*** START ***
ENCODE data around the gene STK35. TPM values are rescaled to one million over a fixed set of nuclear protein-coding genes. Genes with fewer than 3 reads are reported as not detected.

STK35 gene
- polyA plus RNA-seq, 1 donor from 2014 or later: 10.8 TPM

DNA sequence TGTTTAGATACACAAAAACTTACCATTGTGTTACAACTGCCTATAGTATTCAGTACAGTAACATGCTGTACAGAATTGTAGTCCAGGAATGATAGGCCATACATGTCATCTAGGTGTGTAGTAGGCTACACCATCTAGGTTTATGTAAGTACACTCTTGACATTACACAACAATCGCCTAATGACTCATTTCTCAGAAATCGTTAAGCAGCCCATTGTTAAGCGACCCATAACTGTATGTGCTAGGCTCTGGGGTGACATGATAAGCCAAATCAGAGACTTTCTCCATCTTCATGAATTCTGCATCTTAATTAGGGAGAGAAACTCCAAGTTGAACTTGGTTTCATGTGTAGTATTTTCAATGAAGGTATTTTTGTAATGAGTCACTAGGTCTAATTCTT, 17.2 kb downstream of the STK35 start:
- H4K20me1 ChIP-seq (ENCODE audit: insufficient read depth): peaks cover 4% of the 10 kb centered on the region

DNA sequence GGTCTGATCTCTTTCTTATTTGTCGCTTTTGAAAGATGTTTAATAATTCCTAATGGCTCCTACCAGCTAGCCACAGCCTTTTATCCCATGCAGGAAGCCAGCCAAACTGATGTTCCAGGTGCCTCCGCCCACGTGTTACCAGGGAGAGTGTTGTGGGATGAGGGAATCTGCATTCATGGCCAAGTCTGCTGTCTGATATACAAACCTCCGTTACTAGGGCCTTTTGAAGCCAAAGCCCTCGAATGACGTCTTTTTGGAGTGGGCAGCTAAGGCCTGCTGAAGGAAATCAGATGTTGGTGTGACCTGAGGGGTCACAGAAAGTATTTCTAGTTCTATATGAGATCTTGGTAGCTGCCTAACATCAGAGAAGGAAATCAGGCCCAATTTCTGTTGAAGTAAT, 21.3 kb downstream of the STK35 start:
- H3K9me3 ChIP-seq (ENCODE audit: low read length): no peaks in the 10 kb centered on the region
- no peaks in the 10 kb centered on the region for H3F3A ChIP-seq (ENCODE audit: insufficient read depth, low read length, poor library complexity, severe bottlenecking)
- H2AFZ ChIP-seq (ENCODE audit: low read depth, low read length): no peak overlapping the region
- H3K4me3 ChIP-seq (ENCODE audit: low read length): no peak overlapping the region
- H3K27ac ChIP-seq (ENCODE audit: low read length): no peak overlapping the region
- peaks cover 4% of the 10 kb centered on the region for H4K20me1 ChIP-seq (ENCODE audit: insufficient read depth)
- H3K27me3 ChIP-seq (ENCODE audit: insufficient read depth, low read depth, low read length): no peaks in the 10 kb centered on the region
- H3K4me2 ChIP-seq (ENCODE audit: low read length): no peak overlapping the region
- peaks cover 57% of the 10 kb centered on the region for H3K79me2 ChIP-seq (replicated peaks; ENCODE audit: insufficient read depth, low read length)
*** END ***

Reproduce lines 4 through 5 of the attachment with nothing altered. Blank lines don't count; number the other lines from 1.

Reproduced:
DNA sequence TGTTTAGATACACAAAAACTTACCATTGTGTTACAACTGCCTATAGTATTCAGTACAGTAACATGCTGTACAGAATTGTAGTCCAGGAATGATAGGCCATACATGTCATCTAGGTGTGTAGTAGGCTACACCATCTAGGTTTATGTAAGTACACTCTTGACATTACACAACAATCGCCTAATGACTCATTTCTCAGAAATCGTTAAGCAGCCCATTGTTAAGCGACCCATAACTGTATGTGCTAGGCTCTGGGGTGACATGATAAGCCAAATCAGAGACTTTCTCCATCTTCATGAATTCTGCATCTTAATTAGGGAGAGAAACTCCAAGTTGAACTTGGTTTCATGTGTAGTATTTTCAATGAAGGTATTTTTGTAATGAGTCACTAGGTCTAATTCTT, 17.2 kb downstream of the STK35 start:
- H4K20me1 ChIP-seq (ENCODE audit: insufficient read depth): peaks cover 4% of the 10 kb centered on the region